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"It's great that it's renewable, that's fantastic, but what we're really after is improved performance of these bottles," Bloom said.
But only in 2018 has ADM gotten the pilot plant up to full functionality. Bloom said it will likely run for at least another six months to a year before DowDuPont sizes up to a commercial plant.
Two giants collaborate
DowDuPont and ADM both have historic legacies that trace to the country's industrial era more than a century ago, and both have since grown into modern multinational conglomerates that stay reliably inside the Fortune 50 list of America's biggest corporations.
Familiarly, ADM got its start in Minnesota in milling and agriculture in the early 20th century, and then grew exponentially once the late Dwayne Andreas transformed it into a global agribusiness giant, using soy-based products as its calling card.
DowDuPont is the result of a recent merger of two even more storied American companies that revolutionized the commercialization and development of chemical manufacturing: Dow Chemical and DuPont.
DuPont traces its roots to 1802 as a gunpowder mill near Wilmington, Delaware. Dow was founded in 1897 in Midland, Michigan, originally selling bleach and potassium bromide, a salt used as an anticonvulsant and sedative in the late 19th and early 20th centuries.
Both companies were major players in the American century, making major technological advances that played central roles in World War I and World War II — DuPont developed Nylon, Kevlar for bulletproof jackets, and both companies played roles in the development of nuclear weapons. Dow was a major producer of the infamous Agent Orange gas during the Vietnam War.
The explosion of chemical research to aid America's war efforts led to great advances in insecticides and herbicides in agriculture and countless consumer products.
DowDuPont's latest invention already common in consumer markets is a new polyester called Sorona, which has launched a bevy of new clothing and carpeting materials in the past decade.
Sorona combines one bio-based molecule derived from corn, called a monomer, with a traditional petroleum-based monomer, to make a stretchier, more responsive polyester that outperforms traditional elastics, according to Saltzberg.
"It gives you softness and stretch — stretch jeans, stretch jackets — that typically in the past came from nylon and Lycra," Saltzberg said. "Today, Sorona can replace that, provide more softness and durability."
DuPont's success with Sorona is the story it hopes to replay with PTF. But unlike Sorona, the second monomer component that creates the plastic, also called a polymer, comes from corn as well — which is where ADM's contribution comes in.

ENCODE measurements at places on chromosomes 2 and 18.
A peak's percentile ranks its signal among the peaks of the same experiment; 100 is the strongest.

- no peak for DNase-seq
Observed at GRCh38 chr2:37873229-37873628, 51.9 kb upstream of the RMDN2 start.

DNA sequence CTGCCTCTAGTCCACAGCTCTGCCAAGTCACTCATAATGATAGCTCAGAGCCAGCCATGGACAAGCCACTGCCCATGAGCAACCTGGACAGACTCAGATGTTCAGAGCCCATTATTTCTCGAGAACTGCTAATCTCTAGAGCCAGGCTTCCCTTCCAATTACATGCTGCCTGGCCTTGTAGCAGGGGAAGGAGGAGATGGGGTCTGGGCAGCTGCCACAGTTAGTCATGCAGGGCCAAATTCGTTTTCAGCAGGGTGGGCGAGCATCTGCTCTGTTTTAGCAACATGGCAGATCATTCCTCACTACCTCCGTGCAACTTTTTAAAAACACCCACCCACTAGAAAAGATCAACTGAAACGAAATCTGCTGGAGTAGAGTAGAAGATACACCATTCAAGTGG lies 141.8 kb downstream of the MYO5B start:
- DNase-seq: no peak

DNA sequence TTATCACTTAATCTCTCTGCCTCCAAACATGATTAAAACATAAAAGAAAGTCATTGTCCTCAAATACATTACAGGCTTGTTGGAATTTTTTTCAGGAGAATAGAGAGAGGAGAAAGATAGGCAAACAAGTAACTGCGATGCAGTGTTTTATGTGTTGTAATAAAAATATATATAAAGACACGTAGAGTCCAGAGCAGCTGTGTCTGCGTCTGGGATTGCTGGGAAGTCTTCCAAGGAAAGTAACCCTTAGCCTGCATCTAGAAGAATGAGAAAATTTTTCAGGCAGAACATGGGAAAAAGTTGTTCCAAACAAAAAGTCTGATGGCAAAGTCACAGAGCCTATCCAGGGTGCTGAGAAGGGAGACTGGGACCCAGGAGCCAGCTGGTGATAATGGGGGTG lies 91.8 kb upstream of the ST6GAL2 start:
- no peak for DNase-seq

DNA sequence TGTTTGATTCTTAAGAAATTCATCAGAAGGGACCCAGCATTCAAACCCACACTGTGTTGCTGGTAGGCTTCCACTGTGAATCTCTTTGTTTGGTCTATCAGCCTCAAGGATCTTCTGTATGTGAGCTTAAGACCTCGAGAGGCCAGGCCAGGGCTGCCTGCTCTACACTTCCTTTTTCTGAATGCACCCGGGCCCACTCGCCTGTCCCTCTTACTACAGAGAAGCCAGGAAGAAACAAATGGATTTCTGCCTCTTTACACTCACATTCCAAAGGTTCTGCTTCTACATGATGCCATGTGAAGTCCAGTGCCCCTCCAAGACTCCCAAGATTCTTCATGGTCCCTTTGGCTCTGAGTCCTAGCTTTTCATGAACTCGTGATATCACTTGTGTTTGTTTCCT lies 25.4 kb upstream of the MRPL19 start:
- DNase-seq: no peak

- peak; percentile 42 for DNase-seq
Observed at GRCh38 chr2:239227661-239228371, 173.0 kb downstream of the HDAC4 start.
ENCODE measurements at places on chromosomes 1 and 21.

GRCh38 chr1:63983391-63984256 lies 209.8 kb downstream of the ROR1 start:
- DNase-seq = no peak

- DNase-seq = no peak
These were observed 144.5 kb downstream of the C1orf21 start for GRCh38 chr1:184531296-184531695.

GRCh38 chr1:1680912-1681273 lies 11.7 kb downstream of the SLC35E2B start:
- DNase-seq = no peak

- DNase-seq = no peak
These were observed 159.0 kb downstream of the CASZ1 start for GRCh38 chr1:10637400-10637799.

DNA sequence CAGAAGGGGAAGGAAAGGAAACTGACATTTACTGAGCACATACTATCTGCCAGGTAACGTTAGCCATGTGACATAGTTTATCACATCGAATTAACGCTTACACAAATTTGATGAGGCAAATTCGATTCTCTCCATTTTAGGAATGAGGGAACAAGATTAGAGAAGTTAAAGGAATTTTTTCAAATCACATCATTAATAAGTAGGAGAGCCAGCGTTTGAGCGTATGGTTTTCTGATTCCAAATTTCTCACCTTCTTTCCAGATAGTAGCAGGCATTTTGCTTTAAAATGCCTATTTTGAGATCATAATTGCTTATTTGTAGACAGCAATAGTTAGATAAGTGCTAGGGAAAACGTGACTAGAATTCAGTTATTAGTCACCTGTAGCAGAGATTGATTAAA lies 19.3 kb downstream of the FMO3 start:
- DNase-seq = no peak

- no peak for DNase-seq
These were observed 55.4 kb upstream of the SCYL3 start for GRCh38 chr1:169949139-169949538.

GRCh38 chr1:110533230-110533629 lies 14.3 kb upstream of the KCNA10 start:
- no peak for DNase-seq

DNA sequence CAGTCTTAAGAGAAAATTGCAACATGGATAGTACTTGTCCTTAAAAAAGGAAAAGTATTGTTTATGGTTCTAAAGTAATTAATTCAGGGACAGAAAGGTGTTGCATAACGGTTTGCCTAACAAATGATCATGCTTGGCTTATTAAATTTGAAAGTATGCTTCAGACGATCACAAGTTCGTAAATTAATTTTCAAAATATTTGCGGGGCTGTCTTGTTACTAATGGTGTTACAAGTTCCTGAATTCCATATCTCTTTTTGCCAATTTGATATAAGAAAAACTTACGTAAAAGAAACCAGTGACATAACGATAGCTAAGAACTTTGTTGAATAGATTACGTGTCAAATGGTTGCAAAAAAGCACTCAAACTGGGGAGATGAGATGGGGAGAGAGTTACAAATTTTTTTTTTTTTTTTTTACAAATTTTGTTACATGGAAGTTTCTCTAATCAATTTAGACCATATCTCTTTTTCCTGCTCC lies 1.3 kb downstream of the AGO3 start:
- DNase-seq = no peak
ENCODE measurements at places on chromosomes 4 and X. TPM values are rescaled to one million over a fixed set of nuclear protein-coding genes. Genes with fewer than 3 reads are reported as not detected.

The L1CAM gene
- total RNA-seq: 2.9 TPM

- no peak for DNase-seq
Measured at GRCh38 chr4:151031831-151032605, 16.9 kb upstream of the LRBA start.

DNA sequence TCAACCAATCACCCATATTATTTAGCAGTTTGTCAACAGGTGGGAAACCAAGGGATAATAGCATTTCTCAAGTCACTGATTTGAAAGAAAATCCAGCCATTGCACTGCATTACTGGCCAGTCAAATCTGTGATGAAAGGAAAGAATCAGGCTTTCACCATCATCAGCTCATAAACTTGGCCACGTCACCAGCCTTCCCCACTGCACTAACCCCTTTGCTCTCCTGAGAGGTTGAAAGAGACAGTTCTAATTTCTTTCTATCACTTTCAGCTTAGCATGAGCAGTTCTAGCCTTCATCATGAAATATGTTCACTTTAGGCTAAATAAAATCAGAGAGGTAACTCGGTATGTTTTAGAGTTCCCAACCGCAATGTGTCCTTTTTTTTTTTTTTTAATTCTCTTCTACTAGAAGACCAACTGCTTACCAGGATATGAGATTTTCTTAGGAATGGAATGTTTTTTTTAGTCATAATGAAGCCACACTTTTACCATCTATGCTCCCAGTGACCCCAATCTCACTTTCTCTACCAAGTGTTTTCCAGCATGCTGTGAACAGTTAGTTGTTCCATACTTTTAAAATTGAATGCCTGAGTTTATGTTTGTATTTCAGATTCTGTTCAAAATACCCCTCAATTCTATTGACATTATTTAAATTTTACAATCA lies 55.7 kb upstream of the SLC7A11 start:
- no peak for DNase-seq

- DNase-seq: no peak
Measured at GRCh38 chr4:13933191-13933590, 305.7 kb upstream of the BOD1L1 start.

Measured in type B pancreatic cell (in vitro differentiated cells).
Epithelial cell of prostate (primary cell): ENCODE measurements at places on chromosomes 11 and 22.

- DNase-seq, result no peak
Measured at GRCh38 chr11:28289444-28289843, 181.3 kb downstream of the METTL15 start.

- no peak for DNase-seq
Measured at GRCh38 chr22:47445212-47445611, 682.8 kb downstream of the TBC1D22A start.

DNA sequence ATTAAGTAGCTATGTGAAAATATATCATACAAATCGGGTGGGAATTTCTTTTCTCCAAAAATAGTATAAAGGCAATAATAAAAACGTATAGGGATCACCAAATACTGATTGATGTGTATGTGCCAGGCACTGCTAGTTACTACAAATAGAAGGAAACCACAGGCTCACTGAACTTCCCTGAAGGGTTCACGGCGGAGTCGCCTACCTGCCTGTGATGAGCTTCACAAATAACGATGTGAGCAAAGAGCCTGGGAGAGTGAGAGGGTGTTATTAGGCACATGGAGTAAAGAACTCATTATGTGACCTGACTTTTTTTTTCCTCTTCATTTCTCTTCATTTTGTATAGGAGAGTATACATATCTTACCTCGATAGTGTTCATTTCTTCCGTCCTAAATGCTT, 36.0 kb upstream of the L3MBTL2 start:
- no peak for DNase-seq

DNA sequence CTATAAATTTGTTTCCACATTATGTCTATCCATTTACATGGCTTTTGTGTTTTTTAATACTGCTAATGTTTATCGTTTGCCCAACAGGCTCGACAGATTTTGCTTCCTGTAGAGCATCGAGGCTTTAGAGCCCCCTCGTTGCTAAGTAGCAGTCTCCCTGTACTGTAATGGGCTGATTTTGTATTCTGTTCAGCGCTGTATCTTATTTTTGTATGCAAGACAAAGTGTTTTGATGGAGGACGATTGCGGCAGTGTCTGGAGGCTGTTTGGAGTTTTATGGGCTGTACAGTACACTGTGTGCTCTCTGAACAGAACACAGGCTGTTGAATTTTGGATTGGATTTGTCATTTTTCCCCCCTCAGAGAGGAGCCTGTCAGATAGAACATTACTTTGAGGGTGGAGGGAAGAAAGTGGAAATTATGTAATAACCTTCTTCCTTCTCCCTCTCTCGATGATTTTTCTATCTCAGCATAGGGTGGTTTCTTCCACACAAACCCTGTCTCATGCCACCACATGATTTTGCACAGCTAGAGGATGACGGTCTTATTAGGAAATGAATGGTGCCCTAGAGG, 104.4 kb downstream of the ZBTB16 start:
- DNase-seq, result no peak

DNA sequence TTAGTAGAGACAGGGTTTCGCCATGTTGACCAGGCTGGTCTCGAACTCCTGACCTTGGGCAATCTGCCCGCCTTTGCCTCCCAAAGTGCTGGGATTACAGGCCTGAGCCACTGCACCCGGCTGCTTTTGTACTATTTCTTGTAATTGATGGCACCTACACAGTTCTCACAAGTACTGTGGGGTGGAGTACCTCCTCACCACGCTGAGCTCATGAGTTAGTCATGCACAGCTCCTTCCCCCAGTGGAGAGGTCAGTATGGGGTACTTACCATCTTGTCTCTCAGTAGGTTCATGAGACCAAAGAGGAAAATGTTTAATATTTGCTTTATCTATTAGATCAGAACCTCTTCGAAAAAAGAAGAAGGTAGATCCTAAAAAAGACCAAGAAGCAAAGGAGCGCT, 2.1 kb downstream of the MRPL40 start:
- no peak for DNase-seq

"So we make a monomer called FDME. That's actually what we make here in (Decatur)," Bloom said. The FDME not only replaces longstanding petroleum-based monomers that create the classic PET plastic, it performs better in two critical ways.
"We hope to lightweight these bottles — more performance with less material," Bloom said. "And it actually has much better barrier properties, (which means) better shelf life and things like that. On a global basis it's a big deal to extend shelf life," which can change the basic rules of how soda and other products are shipped through supply chains.
While both companies are confident the new plastic could become a commercial reality, the research on FDME in Decatur is only now ratcheting up to its final stage, to make sure it can be reliably scaled up to produce tons and tons of plastic every year.
"We have over 350 of the world's top food scientists working in our community every single day," McCrady said. "I think people are shocked by that sometimes. With manufacturing they're thinking of heavy metals, durable foods, and we have a lot of that, but we also have significant scientific expertise in the community."
Regardless of where a potential plant ends up being located, McCrady said that another successful corn-based product being made on a global scale would benefit local agricultural producers. "It's helps create a new market for corn and soybean producers," he said.
"The thing I learned about ADM through being partners with them for five years now — everyone knows they're one of the best companies in the world for (food agriculture), but they have a very strong chemistry effort," Saltzberg said. "These are world-class dudes."